Contractbook dictionary

Severability clause

Dictionary
Severability clause

A severability clause allows the rest of an agreement to remain valid even if one or more provisions are unenforceable or illegal.

What is a severability clause?

A severability clause allows the rest of an agreement to remain valid even if one or more provisions are unenforceable or illegal. However, some terms may be declared vital to the purpose of an agreement and can therefore not be covered by the severability clause.


A severability clause is usually made up of two parts. Savings language that describes how the remainder of the agreement will remain intact. And reformatory language that describes how both parties have agreed to handle the invalid provisions: delete them or rewrite them, for example. Usually, these terms are rewritten to comply with the legal framework.

Why a severability clause can be important

Without the inclusion of a severability clause an agreement can become invalid already due to only one provision being unenforceable under local legislation. A severability clause protects the agreement’s overall purpose. If the invalid provision or term is vital to the agreement’s purpose as a whole, however, the severability clause does not have any effect on it.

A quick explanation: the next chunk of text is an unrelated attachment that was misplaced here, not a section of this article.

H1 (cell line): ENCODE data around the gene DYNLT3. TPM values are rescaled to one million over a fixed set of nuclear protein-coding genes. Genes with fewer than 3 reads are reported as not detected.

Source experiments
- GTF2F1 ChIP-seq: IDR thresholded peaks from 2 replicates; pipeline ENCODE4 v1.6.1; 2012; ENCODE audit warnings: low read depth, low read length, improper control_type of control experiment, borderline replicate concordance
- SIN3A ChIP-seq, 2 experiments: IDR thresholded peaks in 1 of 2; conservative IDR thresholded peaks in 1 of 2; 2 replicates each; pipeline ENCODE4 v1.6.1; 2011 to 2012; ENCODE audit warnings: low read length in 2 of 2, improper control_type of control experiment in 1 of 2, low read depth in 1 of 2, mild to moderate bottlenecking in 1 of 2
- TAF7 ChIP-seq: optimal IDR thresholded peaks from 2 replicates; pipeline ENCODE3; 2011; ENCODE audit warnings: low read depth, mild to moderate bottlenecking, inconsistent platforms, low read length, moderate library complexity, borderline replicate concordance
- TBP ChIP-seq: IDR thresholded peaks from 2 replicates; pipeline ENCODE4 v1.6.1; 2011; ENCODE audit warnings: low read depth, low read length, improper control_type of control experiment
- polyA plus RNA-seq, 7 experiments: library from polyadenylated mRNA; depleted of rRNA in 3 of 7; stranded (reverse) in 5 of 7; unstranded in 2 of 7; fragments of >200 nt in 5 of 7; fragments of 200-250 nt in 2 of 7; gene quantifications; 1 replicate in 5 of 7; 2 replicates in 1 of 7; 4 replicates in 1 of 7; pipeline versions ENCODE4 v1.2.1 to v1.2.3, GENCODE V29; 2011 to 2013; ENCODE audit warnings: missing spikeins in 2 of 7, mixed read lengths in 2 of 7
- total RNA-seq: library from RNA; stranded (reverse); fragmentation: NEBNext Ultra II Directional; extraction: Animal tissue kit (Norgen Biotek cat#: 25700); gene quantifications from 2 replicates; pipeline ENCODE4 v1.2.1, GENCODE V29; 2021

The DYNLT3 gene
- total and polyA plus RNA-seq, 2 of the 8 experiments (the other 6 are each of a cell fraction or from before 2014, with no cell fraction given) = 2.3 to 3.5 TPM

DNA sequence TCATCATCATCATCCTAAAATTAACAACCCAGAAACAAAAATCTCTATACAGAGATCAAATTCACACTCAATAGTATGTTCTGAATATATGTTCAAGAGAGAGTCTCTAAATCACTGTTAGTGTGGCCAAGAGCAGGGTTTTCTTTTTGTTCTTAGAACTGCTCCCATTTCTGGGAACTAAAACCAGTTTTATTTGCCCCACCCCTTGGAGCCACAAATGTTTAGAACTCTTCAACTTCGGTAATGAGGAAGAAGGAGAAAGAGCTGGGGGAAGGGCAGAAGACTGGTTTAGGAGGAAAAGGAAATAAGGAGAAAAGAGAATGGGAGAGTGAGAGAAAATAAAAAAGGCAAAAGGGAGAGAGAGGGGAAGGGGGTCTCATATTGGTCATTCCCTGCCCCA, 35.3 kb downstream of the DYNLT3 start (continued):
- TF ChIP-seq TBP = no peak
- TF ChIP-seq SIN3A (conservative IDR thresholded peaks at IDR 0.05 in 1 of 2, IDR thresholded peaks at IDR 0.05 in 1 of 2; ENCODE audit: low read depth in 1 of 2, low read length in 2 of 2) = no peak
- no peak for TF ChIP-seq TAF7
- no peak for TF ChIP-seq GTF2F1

It also demonstrates the parties’ willingness to amend the agreement in order to keep it intact overall.

Examples of severability clauses

A severability clause in a contract might look like this:

“If a provision of this Agreement is or becomes illegal, unenforceable, or invalid in any jurisdiction, it shall not affect (1) the enforceability or validity in that jurisdiction of any other provision of this Agreement, or (2) the enforceability or validity in other jurisdictions of that or any other provision of this Agreement.”


A severability clause can also be used in legislation. It usually specifies that if one “section, subsection, sentence, clause, phrase, word, provision or application” of the law is deemed unconstitutional or illegal the other sections, subsections etc. are not affected by that.

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Disclaimer: This overview is for informational purposes only and cannot be counted as legal advice.